Pope Francis is worried about population decline. The U.S. will need more pro-family and pro-immigrant policies to continue to grow.
In April the Census Bureau estimated that from 2010 to 2020, the U.S. population grew at the slowest rate since the 1930s and at the second-slowest rate in the nation’s history.
While the overall child poverty rate may be historically low after a recovery from the pandemic, there are more specific measures of economic vulnerability for children that are still alarming.
About two-thirds of white U.S. Catholics are accepting of the Covid vaccine—a higher rate than any religious group other than Jews. But it is unclear whether the high vaccination rate is a matter of faith or of demographics.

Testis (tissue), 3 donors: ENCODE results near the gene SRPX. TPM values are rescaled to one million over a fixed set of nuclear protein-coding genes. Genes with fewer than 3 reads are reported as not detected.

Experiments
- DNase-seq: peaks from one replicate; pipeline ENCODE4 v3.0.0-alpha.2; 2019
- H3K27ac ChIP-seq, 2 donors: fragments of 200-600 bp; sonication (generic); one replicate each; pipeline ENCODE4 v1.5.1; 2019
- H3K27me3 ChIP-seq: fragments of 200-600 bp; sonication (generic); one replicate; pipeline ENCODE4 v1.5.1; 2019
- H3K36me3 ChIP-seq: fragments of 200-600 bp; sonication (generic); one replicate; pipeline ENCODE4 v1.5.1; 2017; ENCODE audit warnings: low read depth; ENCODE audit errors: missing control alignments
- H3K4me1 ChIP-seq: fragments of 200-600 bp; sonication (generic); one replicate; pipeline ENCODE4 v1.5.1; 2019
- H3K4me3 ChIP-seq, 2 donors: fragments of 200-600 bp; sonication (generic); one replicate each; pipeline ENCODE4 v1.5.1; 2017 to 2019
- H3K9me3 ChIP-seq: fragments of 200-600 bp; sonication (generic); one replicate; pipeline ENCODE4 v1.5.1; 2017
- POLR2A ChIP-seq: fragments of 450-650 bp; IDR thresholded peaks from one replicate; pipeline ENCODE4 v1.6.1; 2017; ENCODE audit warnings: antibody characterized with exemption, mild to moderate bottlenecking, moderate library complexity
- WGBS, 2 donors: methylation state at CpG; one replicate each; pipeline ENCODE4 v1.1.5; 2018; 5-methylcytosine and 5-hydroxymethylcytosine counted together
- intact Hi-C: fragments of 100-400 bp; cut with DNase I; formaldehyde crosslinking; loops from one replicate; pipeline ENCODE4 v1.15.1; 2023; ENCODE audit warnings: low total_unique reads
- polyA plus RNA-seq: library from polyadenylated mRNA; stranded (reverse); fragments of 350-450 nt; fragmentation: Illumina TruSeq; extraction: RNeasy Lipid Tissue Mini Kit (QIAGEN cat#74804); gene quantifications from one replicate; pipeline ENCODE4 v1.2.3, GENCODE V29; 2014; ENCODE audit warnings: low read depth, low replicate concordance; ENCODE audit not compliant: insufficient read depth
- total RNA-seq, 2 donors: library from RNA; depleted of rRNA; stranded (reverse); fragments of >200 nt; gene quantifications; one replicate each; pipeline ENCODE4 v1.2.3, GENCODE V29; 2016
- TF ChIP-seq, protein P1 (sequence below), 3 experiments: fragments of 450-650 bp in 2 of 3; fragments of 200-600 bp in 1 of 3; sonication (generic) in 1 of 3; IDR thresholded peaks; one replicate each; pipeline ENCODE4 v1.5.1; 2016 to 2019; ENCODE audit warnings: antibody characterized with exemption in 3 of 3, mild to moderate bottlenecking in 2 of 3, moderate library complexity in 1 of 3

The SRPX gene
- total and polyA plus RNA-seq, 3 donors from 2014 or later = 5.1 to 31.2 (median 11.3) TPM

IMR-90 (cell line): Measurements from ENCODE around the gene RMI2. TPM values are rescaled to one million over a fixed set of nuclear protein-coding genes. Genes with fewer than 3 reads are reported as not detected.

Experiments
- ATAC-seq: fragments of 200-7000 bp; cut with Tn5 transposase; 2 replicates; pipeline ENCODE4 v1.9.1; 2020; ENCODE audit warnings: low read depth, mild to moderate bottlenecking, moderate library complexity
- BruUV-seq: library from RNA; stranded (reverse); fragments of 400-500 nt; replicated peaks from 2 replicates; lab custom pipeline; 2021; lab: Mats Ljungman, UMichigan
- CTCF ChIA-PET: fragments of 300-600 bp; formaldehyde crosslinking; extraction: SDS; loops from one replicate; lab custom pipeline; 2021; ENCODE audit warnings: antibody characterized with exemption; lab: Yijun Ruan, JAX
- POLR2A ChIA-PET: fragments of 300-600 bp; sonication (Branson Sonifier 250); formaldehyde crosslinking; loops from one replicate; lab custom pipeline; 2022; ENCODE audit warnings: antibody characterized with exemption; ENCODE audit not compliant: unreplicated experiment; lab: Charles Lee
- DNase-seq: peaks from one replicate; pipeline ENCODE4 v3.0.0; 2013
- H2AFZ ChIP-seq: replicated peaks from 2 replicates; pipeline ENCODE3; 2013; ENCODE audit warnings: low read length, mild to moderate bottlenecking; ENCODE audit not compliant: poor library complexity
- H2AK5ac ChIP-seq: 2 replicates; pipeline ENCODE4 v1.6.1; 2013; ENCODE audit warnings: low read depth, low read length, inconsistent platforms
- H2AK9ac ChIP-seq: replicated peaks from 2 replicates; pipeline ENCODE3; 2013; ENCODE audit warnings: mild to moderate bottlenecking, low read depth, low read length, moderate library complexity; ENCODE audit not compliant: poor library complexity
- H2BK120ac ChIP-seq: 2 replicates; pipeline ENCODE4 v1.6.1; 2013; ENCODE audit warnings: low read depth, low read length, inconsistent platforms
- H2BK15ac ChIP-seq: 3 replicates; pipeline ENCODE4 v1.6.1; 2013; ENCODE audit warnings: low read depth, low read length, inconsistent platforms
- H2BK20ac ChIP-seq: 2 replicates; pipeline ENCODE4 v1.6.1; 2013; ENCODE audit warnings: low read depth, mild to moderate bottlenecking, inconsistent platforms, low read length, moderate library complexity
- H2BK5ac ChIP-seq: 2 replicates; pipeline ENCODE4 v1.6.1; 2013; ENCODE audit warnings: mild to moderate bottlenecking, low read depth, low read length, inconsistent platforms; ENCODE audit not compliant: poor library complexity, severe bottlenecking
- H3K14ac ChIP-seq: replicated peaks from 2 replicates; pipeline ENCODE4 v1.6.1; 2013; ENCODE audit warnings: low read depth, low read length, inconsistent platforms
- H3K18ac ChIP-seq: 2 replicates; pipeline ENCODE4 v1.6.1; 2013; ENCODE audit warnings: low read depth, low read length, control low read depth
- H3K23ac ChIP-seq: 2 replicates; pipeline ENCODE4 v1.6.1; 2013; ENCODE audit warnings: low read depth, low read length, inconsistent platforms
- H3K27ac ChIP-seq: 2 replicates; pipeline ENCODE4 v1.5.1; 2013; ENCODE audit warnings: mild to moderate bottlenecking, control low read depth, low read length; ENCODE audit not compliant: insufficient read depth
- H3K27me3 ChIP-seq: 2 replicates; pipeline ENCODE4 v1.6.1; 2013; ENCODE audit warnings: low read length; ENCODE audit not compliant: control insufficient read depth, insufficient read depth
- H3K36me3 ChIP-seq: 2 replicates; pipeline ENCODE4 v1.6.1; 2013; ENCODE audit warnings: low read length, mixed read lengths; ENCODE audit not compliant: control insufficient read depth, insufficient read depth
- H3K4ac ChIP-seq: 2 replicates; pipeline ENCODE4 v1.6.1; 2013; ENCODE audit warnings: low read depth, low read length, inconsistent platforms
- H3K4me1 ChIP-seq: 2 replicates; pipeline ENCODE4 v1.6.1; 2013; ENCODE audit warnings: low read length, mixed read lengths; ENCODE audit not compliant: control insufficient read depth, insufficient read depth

The year 2020 was dominated by three huge topics: the Covid-19 pandemic, the presidential election and the mass movement against racism. What else got the attention of America readers?
There is nothing unprecedented in recent decades about close presidential elections—in fact, they’re almost always close these days—and there is also nothing new in a delay in finding out the winner.
Even small shifts in the Catholic vote, which covers a lot of ground both geographically and ideologically, could make the difference in the presidential election, writes Robert David Sullivan.
Death rates from the coronavirus have been highest in low-income areas, writes Robert David Sullivan. And according to one measure of economic inequality, the U.S. more closely resembles Latin America and Africa than Europe.
Joe Biden’s victory in the Michigan primary is raising hopes he can rebuild the “blue wall,” but Robert David Sullivan writes that a Democratic coalition may not be easy to assemble this fall.
The Global Conflict Tracker, part of the Council on Foreign Relations, listed 26 “conflicts around the world of concern to the United States” as of February, and there are new threats on the horizon.